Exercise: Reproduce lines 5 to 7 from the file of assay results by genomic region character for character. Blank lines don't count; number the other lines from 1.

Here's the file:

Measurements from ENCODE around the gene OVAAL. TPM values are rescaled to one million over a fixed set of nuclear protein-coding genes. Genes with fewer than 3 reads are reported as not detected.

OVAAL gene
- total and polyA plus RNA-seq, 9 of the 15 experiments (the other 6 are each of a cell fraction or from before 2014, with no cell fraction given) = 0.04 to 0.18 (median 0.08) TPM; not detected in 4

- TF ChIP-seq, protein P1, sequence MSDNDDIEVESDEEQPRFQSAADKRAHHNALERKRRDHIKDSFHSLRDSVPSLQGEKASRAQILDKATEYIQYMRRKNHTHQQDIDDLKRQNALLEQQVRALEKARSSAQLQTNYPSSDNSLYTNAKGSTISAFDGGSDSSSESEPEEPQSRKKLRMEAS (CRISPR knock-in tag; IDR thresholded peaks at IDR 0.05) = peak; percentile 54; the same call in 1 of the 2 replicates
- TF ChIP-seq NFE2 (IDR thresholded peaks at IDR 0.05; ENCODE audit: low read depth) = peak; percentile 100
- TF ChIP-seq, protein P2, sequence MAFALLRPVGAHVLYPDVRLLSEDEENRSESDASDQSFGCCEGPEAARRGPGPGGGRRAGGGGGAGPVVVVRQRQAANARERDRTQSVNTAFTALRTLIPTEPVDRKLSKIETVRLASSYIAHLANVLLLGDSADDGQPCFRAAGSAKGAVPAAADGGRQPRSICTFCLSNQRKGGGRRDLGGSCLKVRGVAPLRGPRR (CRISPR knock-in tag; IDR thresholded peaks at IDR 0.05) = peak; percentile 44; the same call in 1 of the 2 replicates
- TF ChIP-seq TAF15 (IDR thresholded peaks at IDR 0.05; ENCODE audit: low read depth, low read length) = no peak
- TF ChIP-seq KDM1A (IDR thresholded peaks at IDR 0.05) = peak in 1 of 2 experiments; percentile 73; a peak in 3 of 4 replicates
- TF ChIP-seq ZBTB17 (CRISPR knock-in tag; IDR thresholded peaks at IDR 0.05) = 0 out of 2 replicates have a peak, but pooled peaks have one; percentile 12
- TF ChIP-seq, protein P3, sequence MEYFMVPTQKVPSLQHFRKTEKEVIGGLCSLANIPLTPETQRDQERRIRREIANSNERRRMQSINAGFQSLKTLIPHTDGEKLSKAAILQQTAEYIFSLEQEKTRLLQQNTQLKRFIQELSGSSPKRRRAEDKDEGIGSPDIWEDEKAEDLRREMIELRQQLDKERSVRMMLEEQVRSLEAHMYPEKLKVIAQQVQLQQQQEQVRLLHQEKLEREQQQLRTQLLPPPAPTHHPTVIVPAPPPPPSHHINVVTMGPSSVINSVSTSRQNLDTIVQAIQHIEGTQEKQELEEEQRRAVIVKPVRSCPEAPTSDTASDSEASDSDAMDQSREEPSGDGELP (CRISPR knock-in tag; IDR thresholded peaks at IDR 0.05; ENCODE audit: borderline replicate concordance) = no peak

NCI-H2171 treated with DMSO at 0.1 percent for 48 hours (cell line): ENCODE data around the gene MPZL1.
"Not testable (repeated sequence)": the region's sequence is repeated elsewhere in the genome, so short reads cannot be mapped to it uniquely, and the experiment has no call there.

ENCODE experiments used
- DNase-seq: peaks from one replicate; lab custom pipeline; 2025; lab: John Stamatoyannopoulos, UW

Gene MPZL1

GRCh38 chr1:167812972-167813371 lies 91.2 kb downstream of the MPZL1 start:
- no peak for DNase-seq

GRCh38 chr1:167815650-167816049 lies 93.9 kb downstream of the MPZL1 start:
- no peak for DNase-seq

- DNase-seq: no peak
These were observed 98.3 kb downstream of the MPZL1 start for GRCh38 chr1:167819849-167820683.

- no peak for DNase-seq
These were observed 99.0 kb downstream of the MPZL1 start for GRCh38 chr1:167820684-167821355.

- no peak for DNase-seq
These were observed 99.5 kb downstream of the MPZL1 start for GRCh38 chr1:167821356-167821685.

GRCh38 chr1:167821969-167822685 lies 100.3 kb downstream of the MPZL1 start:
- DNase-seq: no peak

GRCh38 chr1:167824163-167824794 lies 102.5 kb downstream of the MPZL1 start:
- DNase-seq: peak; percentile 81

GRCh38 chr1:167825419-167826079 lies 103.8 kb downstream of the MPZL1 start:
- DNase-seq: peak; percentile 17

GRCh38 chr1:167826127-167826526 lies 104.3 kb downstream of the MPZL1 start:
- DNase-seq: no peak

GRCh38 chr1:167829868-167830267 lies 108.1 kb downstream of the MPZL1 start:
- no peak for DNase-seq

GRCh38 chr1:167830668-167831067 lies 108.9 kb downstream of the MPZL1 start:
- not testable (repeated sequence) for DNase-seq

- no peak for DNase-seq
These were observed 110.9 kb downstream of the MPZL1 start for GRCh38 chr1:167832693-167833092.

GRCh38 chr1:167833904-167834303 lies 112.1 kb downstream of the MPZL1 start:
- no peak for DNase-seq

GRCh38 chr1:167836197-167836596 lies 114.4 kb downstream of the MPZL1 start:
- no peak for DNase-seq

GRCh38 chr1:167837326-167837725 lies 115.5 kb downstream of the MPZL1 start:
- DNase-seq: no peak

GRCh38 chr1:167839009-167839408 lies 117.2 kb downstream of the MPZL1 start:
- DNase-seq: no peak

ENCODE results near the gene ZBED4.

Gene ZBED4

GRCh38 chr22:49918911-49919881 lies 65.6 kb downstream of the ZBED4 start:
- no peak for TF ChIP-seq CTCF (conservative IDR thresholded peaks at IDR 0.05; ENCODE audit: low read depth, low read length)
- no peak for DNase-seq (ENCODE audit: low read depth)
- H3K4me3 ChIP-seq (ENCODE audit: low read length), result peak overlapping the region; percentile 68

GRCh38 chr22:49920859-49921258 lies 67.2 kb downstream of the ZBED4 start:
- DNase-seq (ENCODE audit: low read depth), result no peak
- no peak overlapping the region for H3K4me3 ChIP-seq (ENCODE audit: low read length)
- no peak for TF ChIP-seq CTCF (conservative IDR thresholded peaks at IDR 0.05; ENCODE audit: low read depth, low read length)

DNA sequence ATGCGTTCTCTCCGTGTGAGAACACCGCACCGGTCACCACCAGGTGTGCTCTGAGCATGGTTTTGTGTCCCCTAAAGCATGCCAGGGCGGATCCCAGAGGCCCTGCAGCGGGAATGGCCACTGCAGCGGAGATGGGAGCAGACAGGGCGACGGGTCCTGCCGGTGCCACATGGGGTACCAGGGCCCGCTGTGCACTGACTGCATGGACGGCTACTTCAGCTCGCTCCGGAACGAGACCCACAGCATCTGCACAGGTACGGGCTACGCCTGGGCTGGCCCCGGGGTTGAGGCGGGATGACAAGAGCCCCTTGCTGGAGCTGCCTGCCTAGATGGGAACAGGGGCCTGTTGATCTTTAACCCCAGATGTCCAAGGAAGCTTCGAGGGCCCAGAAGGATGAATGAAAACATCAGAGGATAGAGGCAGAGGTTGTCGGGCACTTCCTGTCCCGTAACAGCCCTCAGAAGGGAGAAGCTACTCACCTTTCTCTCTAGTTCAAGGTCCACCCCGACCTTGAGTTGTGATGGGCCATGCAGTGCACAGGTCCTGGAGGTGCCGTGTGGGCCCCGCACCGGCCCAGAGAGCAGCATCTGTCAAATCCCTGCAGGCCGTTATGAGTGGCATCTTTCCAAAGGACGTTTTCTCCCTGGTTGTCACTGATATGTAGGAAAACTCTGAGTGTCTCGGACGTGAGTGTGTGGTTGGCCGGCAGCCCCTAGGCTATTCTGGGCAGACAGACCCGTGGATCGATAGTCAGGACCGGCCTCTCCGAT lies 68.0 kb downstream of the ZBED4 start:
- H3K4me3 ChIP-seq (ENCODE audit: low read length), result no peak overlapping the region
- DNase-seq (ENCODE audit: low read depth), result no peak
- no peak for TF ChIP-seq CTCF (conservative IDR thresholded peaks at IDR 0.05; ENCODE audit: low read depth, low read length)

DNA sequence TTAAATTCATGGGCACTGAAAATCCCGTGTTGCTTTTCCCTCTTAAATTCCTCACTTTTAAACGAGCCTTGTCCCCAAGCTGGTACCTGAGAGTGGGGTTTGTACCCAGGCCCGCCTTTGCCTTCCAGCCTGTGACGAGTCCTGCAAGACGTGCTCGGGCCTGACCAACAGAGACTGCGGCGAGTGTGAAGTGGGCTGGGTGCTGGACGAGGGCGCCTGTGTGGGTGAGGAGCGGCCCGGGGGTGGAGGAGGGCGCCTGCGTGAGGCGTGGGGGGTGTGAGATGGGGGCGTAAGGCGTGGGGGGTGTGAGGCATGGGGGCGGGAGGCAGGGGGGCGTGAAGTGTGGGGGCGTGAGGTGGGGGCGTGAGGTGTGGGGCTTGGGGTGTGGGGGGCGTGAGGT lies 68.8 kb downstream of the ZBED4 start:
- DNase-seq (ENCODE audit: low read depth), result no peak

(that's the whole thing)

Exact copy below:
- TF ChIP-seq NFE2 (IDR thresholded peaks at IDR 0.05; ENCODE audit: low read depth) = peak; percentile 100
- TF ChIP-seq, protein P2, sequence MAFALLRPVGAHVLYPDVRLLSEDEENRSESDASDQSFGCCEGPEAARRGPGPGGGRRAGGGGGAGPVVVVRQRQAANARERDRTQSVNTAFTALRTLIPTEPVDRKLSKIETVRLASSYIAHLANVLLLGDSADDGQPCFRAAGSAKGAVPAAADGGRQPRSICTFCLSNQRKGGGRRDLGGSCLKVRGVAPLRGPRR (CRISPR knock-in tag; IDR thresholded peaks at IDR 0.05) = peak; percentile 44; the same call in 1 of the 2 replicates
- TF ChIP-seq TAF15 (IDR thresholded peaks at IDR 0.05; ENCODE audit: low read depth, low read length) = no peak